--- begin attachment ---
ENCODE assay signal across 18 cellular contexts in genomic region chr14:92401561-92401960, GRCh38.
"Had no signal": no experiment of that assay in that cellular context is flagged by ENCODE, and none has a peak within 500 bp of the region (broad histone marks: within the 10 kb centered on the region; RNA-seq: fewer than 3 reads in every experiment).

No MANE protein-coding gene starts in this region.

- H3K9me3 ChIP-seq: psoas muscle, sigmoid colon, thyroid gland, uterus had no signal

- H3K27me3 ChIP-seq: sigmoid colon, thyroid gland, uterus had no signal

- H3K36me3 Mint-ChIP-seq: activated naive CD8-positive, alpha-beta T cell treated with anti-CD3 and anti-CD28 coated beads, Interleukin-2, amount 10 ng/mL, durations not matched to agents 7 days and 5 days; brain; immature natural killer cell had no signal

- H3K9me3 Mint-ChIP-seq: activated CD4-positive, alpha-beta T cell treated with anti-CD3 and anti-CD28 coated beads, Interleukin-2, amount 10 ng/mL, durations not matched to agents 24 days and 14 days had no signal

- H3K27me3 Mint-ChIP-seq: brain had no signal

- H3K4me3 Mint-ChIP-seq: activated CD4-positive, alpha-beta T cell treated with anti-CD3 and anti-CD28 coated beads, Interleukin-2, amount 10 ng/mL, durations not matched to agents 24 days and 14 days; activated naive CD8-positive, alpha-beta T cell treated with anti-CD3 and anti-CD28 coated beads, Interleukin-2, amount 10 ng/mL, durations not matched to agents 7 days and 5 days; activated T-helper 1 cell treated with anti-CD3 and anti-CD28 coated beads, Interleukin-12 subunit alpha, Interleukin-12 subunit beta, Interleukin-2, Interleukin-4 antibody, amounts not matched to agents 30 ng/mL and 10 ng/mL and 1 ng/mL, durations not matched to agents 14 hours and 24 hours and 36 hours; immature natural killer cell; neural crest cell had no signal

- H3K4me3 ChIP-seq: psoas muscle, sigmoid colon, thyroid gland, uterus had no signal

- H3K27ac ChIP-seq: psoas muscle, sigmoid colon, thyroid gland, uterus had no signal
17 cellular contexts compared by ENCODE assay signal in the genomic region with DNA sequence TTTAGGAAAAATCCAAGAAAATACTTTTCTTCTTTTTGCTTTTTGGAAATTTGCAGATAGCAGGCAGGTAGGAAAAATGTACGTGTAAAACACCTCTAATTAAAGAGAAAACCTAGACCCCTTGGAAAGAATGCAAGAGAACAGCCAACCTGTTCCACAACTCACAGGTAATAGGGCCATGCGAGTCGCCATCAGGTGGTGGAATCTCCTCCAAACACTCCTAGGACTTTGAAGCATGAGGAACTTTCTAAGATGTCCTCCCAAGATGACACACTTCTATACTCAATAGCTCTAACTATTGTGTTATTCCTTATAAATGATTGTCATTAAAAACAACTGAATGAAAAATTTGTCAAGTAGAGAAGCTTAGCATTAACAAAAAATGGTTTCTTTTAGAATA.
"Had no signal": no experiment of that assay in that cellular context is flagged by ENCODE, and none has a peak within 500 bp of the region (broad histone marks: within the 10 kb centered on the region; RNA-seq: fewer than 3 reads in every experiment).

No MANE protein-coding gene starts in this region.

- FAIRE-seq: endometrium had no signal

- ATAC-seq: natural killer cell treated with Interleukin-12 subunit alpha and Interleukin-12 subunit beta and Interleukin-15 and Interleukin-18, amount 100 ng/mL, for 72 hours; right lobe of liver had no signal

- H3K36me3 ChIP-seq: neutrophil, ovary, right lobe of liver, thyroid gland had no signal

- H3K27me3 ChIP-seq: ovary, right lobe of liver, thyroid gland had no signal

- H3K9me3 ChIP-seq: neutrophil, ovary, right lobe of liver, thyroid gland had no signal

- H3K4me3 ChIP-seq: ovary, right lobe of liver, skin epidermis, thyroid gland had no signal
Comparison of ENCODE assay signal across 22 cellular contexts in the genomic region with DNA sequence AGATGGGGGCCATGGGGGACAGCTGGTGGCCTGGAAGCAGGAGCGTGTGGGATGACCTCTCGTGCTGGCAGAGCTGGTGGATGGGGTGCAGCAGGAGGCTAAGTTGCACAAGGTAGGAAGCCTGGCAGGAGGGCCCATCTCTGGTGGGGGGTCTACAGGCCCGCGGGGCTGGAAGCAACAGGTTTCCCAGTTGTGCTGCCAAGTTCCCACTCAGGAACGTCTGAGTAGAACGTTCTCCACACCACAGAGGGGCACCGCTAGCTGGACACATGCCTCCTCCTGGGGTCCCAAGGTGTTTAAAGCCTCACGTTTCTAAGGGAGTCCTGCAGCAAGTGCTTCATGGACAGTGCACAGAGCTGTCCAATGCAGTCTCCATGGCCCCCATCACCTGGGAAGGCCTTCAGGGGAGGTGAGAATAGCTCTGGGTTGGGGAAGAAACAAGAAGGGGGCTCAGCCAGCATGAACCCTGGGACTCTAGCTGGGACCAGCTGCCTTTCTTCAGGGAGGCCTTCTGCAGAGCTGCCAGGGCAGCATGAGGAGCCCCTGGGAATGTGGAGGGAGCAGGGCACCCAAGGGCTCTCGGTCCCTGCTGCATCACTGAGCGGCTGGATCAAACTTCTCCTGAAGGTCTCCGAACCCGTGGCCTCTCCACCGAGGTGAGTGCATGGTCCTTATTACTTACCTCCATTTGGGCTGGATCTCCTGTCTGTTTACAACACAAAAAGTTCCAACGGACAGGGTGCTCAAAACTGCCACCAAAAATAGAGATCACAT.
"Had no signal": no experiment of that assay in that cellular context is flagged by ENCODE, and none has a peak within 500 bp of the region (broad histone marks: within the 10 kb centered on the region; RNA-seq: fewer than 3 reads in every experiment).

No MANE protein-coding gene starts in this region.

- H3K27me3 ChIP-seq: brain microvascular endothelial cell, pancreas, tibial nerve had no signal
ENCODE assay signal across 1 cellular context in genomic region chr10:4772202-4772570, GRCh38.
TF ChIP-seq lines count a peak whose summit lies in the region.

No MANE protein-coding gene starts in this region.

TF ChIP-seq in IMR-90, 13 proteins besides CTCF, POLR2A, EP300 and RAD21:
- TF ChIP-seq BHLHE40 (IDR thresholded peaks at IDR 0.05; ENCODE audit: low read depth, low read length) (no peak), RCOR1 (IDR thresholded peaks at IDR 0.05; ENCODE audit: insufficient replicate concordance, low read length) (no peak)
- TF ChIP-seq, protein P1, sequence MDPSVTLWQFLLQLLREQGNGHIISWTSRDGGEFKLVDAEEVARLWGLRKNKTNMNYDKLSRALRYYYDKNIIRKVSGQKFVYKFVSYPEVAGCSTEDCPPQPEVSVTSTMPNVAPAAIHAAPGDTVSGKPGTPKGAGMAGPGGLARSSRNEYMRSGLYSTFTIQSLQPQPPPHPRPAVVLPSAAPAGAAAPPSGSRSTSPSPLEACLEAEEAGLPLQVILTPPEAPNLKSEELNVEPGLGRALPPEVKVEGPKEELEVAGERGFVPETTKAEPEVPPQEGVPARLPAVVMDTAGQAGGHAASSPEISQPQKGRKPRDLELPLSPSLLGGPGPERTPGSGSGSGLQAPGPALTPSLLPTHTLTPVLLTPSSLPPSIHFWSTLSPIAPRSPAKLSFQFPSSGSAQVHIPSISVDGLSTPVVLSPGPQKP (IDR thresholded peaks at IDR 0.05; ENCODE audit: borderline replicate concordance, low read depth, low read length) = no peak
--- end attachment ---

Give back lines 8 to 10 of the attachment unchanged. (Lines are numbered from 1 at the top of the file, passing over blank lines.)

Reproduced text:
- H3K27me3 Mint-ChIP-seq: brain had no signal

- H3K4me3 Mint-ChIP-seq: activated CD4-positive, alpha-beta T cell treated with anti-CD3 and anti-CD28 coated beads, Interleukin-2, amount 10 ng/mL, durations not matched to agents 24 days and 14 days; activated naive CD8-positive, alpha-beta T cell treated with anti-CD3 and anti-CD28 coated beads, Interleukin-2, amount 10 ng/mL, durations not matched to agents 7 days and 5 days; activated T-helper 1 cell treated with anti-CD3 and anti-CD28 coated beads, Interleukin-12 subunit alpha, Interleukin-12 subunit beta, Interleukin-2, Interleukin-4 antibody, amounts not matched to agents 30 ng/mL and 10 ng/mL and 1 ng/mL, durations not matched to agents 14 hours and 24 hours and 36 hours; immature natural killer cell; neural crest cell had no signal

- H3K4me3 ChIP-seq: psoas muscle, sigmoid colon, thyroid gland, uterus had no signal